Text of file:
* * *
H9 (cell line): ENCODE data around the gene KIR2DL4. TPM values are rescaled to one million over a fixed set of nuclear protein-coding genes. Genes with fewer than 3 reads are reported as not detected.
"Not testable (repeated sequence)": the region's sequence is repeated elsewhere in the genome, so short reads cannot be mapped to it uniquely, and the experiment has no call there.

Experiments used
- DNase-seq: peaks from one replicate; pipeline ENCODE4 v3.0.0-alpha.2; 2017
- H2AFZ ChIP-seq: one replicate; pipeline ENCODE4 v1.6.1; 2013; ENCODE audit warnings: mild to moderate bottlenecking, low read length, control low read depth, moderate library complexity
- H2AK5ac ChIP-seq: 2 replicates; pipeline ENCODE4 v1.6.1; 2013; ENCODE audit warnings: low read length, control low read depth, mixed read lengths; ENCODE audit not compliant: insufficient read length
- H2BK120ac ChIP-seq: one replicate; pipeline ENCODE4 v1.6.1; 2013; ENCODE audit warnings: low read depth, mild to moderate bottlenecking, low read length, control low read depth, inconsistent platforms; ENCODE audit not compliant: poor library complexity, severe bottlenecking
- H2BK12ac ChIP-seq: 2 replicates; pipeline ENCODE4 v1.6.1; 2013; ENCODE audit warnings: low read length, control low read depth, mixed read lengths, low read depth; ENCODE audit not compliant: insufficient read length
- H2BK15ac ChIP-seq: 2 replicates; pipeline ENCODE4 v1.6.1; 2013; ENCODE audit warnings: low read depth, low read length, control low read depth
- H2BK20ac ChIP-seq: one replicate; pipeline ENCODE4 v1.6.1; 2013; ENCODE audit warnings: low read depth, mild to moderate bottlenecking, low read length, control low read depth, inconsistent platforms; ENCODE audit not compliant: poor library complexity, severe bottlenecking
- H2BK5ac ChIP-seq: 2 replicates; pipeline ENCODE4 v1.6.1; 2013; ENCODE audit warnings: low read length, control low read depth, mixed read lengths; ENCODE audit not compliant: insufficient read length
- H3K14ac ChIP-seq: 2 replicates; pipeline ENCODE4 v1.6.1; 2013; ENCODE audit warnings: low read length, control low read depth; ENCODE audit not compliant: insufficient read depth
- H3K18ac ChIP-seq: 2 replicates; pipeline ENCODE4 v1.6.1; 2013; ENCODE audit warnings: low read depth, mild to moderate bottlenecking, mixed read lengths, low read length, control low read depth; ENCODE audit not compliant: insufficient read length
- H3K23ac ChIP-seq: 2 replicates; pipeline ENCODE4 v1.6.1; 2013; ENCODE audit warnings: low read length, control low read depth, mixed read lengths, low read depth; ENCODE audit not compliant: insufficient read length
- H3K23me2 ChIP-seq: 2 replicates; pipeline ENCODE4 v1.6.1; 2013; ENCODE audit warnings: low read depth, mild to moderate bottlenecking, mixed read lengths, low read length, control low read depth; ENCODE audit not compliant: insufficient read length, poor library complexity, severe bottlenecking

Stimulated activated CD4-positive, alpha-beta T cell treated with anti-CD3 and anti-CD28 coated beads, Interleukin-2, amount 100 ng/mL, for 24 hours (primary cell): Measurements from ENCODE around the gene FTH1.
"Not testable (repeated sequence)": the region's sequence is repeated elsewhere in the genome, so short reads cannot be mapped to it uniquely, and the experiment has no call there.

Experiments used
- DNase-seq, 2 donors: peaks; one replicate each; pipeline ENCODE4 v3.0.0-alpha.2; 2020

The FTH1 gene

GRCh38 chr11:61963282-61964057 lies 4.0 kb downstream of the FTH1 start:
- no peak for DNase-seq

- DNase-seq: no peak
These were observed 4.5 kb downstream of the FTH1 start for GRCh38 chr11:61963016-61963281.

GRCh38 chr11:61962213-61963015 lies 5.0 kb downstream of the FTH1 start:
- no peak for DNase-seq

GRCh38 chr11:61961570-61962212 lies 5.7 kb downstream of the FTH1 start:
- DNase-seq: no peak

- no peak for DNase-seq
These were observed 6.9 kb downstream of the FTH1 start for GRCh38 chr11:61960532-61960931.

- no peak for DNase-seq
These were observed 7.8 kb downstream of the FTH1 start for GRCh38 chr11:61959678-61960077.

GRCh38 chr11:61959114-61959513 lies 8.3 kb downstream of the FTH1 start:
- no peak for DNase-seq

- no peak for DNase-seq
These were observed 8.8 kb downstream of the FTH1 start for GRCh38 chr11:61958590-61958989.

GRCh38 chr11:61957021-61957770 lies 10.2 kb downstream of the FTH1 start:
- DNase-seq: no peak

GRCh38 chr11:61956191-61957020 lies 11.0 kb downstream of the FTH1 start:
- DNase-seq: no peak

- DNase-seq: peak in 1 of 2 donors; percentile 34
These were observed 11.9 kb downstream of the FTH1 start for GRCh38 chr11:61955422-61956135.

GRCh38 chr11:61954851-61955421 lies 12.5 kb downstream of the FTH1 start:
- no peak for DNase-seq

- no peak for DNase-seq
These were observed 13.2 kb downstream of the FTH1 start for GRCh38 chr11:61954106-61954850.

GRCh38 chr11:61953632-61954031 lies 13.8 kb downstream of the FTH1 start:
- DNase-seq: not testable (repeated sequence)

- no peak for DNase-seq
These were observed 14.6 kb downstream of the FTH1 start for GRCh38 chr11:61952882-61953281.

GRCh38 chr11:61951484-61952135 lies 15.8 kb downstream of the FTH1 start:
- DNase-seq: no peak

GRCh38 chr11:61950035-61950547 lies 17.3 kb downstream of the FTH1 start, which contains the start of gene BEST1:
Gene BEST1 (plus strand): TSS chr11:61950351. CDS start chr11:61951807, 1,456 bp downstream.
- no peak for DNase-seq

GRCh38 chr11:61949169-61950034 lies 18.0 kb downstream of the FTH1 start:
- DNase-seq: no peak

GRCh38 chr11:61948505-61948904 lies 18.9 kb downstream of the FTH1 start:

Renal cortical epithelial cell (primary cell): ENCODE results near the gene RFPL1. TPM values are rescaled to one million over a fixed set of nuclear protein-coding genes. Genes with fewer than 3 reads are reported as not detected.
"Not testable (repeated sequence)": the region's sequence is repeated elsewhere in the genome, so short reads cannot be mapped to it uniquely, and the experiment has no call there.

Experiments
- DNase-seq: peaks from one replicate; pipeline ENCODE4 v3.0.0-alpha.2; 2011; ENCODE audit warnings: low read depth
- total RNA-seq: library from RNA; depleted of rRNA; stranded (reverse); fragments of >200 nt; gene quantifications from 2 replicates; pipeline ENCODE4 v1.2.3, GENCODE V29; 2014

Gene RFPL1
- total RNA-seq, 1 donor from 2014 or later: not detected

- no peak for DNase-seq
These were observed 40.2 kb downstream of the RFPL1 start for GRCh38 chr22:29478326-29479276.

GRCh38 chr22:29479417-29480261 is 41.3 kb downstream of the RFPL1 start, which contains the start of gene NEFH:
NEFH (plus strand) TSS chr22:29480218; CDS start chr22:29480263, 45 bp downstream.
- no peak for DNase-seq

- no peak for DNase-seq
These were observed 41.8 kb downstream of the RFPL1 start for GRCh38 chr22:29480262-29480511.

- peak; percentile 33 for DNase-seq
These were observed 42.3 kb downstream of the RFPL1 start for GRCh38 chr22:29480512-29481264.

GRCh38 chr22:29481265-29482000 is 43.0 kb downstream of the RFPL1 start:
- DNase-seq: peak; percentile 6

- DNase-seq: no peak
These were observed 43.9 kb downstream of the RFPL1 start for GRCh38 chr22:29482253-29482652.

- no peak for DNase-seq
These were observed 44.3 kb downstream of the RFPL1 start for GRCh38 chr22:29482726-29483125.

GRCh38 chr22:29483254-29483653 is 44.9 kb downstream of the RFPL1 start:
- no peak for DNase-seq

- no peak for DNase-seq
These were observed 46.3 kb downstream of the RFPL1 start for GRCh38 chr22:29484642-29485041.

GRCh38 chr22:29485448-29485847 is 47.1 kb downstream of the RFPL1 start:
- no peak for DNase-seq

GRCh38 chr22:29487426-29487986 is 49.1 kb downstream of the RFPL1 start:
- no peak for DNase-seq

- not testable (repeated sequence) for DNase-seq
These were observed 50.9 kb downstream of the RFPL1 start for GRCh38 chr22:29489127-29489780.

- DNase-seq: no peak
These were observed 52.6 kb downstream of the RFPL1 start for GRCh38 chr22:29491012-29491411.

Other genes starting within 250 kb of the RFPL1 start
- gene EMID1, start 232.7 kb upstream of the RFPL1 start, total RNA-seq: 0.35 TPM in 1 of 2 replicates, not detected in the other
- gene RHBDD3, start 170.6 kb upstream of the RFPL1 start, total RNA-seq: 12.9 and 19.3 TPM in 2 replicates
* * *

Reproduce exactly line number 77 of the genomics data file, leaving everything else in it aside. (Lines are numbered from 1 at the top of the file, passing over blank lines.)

- DNase-seq: no peak